The Kurt Weitzmann Lecture

The Kurt Weitzmann Memorial Lecture Series in Late Antique, Early Christian, Byzantine, and Early Medieval Art was endowed by a bequest from the estate of Professor Kurt Weitzmann and Josepha Weitzmann-Fiedler.

Kurt Weitzmann joined Princeton University’s Department of Art and Archaeology in 1935 and spent the remainder of his scholarly career there and at the Institute for Advanced Study, where he was a permanent member of the School of Historical Studies. In 1938, he began his long association with Dumbarton Oaks, Harvard University’s research center for Byzantine studies, where he presented the paper “Principals of Byzantine Book Illumination” even before the center was fully established. Always interested in the relationship between text and images, Weitzmann's first major project at Princeton was preparing a corpus of illustrated manuscripts of the Septuagint, in collaboration with his Princeton colleagues Charles Rufus Morey and Albert M. Friend, Jr. His magnum opus in this series, The Byzantine Octateuchs, coauthored with Massimo Bernabò, was published posthumously in 1999. Among his other influential books is Illustrations in Roll and Codex, a distillation of his principles of manuscript interpretation, which appeared in 1947 and was later revised and reissued in 1970.

In 1956, he began his long association with the ancient Monastery of Saint Catherine at Mount Sinai, where he codirected a research expedition with George H. Forsyth, Jr., of the University of Michigan. This led to Weitzmann’s seminal publication of the monastery’s unparalleled collection of early Byzantine icons in 1976, followed by a volume on the manuscripts, The Illuminated Greek Manuscripts, volume 1, From the Ninth to the Twelfth Century, coauthored with George Galavaris, which appeared in 1990.

Weitzmann was responsible for training many of the leading medievalists of the next generation, including Robert P. Bergman, Lorenz Eitner, George Galavaris, Oleg Grabar, Thomas Hoving, Herbert Kessler, W. Eugene Kleinbauer, Robert Koch, John Rupert Martin, James Snyder, Paul Underwood, and Gary Vikan.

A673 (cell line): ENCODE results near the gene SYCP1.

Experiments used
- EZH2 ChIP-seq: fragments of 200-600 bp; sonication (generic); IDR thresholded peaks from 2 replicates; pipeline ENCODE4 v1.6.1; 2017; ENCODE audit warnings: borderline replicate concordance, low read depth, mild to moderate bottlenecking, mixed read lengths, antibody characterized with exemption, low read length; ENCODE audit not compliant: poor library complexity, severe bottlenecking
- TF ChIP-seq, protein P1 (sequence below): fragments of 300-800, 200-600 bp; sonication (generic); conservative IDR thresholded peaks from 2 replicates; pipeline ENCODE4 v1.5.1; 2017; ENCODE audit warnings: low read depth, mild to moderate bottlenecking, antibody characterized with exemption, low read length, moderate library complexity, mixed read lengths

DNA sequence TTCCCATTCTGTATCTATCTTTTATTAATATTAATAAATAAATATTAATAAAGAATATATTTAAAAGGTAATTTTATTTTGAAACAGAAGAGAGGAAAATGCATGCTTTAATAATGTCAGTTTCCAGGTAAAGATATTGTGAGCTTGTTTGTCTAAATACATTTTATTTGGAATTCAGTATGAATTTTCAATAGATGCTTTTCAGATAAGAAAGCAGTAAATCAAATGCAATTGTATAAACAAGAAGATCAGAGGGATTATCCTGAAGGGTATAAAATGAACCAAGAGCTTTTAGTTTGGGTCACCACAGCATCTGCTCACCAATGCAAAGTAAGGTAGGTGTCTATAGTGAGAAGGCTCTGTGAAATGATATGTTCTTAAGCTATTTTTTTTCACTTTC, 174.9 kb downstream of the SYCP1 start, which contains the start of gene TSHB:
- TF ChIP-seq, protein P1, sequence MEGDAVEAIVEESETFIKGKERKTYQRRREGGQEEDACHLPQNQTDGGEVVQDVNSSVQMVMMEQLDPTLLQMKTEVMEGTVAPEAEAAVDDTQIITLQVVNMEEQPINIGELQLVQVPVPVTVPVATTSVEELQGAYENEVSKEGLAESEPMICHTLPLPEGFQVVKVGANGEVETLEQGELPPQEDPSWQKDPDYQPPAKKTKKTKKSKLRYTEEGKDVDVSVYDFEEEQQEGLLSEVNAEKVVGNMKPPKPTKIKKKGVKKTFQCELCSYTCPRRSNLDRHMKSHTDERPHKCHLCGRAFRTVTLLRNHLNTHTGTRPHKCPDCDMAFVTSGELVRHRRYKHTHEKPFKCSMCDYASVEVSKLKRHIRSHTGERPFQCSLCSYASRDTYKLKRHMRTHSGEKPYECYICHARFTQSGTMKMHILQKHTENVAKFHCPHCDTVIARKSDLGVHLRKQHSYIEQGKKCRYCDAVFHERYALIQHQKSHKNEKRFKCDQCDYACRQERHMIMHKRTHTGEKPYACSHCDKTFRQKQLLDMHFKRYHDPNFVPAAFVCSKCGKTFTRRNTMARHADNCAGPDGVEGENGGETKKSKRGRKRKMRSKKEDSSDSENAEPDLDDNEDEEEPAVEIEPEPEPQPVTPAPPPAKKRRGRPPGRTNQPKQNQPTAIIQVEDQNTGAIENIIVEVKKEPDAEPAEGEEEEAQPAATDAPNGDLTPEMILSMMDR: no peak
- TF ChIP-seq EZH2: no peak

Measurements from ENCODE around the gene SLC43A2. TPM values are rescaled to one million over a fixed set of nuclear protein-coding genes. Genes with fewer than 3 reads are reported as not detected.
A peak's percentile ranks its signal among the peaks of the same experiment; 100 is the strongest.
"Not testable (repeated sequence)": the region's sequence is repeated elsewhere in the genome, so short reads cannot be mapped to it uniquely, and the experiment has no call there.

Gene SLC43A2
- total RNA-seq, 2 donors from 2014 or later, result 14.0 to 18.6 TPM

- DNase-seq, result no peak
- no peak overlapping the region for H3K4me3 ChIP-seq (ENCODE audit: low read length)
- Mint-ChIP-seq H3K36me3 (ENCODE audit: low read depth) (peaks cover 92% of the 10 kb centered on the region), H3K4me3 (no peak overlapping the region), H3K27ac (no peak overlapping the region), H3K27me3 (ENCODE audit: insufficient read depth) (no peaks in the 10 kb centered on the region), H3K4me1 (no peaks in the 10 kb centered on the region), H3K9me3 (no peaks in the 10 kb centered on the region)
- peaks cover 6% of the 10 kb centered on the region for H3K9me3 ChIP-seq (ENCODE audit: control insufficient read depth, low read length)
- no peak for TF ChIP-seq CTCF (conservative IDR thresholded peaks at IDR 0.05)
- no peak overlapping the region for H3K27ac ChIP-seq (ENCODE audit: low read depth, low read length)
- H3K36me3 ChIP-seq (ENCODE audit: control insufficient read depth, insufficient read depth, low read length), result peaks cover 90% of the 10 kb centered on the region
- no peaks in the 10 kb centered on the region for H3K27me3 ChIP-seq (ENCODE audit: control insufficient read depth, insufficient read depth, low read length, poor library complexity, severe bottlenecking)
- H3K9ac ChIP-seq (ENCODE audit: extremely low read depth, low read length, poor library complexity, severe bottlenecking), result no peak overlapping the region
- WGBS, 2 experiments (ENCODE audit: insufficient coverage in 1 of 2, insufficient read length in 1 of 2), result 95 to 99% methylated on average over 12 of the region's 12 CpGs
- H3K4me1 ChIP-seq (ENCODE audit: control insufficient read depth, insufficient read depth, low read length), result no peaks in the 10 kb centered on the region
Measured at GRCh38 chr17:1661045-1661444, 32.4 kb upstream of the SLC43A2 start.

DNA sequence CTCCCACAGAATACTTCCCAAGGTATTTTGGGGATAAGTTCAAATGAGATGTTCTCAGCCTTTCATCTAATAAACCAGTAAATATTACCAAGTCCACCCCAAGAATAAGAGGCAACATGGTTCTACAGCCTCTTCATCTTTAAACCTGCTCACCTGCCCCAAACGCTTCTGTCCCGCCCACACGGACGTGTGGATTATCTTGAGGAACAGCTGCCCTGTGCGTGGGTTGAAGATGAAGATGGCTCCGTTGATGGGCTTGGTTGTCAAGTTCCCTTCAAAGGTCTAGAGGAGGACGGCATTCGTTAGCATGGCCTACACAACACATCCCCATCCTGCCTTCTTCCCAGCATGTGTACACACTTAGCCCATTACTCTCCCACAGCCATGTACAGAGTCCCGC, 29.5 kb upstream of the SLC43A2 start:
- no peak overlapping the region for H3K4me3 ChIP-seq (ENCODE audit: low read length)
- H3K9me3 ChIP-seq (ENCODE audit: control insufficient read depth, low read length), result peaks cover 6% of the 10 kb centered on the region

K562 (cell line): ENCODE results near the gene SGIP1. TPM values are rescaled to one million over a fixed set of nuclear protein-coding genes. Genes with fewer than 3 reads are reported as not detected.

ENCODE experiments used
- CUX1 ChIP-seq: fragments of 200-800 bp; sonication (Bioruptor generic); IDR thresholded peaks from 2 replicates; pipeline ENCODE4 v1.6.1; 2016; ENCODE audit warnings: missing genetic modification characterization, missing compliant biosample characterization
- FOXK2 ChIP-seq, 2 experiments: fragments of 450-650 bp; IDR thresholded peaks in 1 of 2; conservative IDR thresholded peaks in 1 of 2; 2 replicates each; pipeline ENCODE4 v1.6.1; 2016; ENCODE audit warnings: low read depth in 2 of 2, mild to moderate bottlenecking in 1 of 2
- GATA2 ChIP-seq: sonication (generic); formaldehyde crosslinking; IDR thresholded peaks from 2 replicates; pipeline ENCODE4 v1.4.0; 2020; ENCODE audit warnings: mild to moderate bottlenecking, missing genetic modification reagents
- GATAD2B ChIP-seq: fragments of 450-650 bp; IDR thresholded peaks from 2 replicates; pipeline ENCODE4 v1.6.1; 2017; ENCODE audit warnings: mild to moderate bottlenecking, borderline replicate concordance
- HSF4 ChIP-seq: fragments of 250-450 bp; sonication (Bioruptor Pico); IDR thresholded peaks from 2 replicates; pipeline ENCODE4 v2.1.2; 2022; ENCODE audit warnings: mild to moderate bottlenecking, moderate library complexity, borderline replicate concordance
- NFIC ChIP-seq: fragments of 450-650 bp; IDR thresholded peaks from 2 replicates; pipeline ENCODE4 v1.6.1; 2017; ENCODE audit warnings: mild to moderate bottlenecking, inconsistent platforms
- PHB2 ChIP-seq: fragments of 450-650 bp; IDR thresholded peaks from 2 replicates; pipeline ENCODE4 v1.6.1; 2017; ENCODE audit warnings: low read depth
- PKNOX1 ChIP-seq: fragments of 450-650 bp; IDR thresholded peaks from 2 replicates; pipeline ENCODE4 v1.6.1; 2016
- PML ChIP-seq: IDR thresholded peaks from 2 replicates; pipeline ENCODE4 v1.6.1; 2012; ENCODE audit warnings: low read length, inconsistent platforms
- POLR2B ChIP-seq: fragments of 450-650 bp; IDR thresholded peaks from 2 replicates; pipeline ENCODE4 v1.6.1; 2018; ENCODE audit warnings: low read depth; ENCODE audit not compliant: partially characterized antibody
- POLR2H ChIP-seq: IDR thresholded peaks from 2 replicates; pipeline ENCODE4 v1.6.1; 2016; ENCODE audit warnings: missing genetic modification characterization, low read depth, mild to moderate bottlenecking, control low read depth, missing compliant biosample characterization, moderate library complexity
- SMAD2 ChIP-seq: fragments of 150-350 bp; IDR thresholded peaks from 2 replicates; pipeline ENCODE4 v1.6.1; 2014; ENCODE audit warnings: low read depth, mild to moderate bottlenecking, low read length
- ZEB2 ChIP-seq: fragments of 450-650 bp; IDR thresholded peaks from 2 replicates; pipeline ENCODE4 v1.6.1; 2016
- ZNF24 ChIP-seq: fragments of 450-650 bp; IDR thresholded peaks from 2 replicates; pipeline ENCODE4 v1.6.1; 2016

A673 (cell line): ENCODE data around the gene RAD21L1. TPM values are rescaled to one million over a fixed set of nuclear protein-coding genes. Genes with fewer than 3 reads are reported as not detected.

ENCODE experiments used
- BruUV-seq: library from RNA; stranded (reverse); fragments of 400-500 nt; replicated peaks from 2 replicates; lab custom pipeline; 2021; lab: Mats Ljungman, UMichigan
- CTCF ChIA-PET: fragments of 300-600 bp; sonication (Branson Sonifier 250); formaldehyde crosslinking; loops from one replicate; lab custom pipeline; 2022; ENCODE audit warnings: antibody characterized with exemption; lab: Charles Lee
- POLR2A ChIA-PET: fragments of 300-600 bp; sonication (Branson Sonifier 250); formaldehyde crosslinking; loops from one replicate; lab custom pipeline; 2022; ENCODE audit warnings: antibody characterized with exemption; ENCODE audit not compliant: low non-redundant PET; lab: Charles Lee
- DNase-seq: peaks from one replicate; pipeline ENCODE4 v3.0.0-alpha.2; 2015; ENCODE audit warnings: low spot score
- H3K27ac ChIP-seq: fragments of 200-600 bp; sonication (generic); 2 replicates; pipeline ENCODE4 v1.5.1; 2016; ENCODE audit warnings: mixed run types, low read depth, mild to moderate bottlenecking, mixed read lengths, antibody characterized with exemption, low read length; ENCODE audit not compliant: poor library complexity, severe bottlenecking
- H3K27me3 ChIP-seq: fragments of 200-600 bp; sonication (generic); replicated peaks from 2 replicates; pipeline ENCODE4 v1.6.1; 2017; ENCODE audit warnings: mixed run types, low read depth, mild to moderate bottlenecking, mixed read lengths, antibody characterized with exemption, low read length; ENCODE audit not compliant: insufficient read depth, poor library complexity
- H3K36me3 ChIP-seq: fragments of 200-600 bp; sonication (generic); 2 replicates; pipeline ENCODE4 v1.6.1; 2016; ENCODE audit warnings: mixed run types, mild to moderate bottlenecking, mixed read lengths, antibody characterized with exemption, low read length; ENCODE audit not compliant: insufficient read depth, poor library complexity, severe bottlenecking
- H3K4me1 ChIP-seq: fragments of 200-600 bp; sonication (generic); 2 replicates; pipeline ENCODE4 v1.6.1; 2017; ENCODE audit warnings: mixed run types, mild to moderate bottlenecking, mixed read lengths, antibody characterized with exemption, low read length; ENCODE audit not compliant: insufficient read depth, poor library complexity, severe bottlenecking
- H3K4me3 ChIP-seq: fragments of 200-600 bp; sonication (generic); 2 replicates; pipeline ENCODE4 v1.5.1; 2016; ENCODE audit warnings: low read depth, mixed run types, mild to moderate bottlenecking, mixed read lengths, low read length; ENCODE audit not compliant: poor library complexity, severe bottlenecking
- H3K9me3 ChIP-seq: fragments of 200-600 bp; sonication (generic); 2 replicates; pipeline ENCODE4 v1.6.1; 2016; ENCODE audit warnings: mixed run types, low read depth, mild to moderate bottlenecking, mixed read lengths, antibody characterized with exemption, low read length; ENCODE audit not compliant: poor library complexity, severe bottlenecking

Kurt Weitzmann was conferred an honorary Doctor of Letters degree by Princeton University at his bedside shortly before his death in June of 1993.

Current

November 14, 2017
Ioli KalavrezouHarvard University

Imperial Visual Propaganda: Claims of Legitimacy in the Byzantine Paris Psalter

5:00 PM ∙ 101 McCormick Hall

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Past

October 11, 2016
Thomas MathewsInstitute of Fine Arts, New York University

The Dawn of Christian Art in Panel Paintings and Icons

5:00 PM ∙ 101 McCormick Hall

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February 18, 2016
Annabel WhartonDuke UniversityThe Kurt Weitzmann Lecture

The Agency of Models: Holy Sepulchres, Hagia Sophias, Jerusalems

101 McCormick Hall, 5:00 pm

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April 17, 2015
Robin CormackCourtald Institute of Art, emeritusThe Kurt Weitzmann Lecture

Discovering Icons at Sinai: From Uspenskij to Weitzmann

101 McCormick Hall, 5:00 pm

Icon of Heavenly Ladder of John Climacus
November 14, 2012
Anthony CutlerPennsylvania State UniversityThe Kurt Weitzmann Lecture

The Empire of Things: Gifts and Gift Exchange in Late Antiquity, Byzantium, Early Islam, and Beyond

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November 21, 2011
Sible de BlaauwRadboud University of NijmegenThe Kurt Weitzmann Lecture

The Court of Saint Peter's: An Early Christian Church Atrium as a Place of Memory

101 McCormick Hall, 5:00 pm

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February 22, 2010
Gerhard WolfMax Planck Institute, FlorenceThe Kurt Weitzmann Lecture

Between the Global and the Local: Mediterranean Art Histories

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November 18, 2009
Elizabeth BolmanTemple UniversityThe Kurt Weitzmann Lecture

Discovering Early Byzantine Monasticism in Upper Egypt: Art, Archaeology, and Conservation

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October 21, 2008
Alexei LidovResearch Centre for Eastern Christian Culture, Moscow; Russian Academy of Arts for Research and Innovative ProgramsThe Kurt Weitzmann Lecture

Hierotopy: Spatial Icons and Image-Paradigms in Byzantine Culture

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November 12, 2007
Herbert L. KesslerJohns Hopkins UniversityThe Kurt Weitzmann Lecture

Competing Faces in Early Christian Art and the Monopoly on Christ's Likeness

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April 5, 2006
Robert NelsonYale UniversityThe Kurt Weitzmann Lecture

Light at Sinai, Natural, Artificial, Divine

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